Windows Defender Beta 2, on the other hand, will be available for Windows 2000, Windows XP, Windows Server 2003, and Windows Vista, with additional editions for earlier Windows posted at some undisclosed future date. It will be included with both the client and server versions of Vista, Microsoft's next operating system, which is to unveil late in 2006.
Among what's new in Beta 2, said the developers, is integration with Outlook, Microsoft's e-mail client, to scan incoming attachments (Beta 1 scans only files retrieved through the browser), a totally-redesigned interface, and automatic updates that include both spyware definition updates and upgrades to the scanning engine, allowing Microsoft to update the software without having to explicitly release a new version.
The Vista and non-Vista versions of Defender will be similar, though not identical, said Ron Franczyk, a founder of New York-based GIANT Company Software -- the anti-spyware firm that Microsoft purchased in late 2004 -- and now working as a Microsoft developer, in the online chat.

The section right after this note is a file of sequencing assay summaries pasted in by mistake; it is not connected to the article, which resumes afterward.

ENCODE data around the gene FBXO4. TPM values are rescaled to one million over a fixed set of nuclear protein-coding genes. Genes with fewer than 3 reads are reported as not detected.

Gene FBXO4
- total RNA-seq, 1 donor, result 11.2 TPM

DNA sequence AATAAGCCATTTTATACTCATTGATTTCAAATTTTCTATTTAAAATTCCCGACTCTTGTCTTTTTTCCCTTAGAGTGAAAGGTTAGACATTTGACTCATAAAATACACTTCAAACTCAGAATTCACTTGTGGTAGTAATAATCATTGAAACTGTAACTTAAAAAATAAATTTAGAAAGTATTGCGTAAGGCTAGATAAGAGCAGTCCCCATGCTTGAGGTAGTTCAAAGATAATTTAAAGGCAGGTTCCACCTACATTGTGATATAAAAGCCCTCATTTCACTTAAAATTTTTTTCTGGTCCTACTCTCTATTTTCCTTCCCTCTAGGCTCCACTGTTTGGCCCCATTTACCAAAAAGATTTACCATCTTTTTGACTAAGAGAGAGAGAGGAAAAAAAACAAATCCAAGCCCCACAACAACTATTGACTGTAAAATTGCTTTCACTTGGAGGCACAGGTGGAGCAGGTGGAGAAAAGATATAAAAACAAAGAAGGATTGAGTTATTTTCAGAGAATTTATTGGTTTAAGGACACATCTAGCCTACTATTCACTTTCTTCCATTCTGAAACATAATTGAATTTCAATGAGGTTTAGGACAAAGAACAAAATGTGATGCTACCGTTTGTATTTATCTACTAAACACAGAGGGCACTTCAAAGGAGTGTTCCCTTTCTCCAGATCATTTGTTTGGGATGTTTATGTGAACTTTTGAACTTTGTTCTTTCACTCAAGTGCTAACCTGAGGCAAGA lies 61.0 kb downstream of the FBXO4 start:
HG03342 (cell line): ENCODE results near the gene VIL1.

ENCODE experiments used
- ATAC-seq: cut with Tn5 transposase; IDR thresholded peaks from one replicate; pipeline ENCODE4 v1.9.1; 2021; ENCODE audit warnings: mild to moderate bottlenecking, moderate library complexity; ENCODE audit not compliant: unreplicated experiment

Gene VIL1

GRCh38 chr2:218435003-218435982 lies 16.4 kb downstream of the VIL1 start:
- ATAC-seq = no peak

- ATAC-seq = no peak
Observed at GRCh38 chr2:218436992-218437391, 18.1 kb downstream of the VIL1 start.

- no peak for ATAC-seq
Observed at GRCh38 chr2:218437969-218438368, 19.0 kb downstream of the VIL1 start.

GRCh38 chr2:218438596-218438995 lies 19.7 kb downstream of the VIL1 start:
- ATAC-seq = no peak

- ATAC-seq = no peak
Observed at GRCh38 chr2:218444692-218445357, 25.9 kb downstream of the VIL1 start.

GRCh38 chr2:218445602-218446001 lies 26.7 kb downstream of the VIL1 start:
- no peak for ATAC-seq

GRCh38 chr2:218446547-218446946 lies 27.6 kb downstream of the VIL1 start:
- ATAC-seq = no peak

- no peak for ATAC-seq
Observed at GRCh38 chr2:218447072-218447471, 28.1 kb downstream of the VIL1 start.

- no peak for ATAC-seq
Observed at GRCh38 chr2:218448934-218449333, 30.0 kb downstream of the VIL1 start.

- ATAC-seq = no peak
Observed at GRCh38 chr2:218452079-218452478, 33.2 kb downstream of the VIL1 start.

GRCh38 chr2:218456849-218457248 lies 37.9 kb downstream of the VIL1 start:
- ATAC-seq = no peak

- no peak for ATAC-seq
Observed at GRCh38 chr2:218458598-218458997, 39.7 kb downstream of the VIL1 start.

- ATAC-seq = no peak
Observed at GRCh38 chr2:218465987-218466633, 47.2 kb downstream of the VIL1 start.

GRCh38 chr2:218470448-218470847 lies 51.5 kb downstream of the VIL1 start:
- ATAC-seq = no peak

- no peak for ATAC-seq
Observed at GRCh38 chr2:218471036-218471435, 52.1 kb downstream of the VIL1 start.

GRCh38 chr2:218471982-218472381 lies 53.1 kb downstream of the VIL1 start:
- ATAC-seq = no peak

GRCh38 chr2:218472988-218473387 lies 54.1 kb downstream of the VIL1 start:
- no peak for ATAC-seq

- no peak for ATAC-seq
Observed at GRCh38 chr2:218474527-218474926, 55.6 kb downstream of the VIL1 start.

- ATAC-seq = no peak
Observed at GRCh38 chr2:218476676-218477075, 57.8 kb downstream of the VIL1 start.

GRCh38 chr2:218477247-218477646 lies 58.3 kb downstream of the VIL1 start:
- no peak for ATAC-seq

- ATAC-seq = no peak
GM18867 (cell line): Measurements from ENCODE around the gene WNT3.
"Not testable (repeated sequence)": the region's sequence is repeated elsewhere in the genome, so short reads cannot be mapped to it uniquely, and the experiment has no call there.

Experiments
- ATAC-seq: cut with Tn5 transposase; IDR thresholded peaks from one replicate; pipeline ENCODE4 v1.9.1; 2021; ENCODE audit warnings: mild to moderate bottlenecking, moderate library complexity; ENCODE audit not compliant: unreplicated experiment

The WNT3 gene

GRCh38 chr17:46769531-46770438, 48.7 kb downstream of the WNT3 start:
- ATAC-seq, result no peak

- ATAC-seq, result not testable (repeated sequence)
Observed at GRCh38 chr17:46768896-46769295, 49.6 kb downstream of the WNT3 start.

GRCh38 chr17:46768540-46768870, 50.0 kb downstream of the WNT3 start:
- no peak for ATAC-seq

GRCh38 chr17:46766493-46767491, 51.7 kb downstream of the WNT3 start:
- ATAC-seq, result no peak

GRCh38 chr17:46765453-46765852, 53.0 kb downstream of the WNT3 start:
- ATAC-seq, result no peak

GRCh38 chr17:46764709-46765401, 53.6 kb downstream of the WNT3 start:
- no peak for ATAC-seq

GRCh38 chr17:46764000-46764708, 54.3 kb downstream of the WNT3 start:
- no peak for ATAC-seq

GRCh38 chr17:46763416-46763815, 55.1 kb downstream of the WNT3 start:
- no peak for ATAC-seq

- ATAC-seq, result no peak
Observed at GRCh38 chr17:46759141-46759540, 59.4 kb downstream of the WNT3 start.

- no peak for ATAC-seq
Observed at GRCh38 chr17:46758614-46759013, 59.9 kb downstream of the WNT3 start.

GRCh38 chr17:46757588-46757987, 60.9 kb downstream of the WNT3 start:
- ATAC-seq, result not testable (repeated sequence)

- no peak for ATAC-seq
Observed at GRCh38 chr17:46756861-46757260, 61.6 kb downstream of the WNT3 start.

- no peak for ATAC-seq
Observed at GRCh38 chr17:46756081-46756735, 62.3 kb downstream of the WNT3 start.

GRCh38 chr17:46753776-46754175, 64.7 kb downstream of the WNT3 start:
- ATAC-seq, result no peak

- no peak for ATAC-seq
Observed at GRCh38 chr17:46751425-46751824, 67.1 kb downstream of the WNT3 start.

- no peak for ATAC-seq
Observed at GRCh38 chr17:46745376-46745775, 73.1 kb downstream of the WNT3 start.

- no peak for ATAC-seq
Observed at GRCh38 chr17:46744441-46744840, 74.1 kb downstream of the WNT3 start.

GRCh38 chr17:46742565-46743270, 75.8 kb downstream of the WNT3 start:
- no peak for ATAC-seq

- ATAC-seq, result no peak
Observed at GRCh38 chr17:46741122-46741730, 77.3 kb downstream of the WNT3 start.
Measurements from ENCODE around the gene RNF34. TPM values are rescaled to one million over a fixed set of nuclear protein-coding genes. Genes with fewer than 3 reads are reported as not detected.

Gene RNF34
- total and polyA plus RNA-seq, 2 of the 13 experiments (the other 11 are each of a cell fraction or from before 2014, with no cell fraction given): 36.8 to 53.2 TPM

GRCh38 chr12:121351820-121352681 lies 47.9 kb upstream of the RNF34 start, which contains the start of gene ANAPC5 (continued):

"They are very similar, with Vista's version taking advantage of User Access Protection," said Franczyk.
The long Beta 1 run of AntiSpyware, said another Microsoft developer, was necessary because of the company's plans for the GIANT technology within Vista. "The priority for development has been integration with Vista," said Jeff Williams. "Because Beta 1 was essentially a rebranding of GIANT's very successful and useful product development, focus has been on inclusion with Vista and on the upcoming Beta 2 of Windows Defender."
Previously, Microsoft chairman Bill Gates promised that AntiSpyware would remain free to users; the developers who participated in the online chat renewed that promise, adding that Defender would be free to all users with a validated copy of Windows.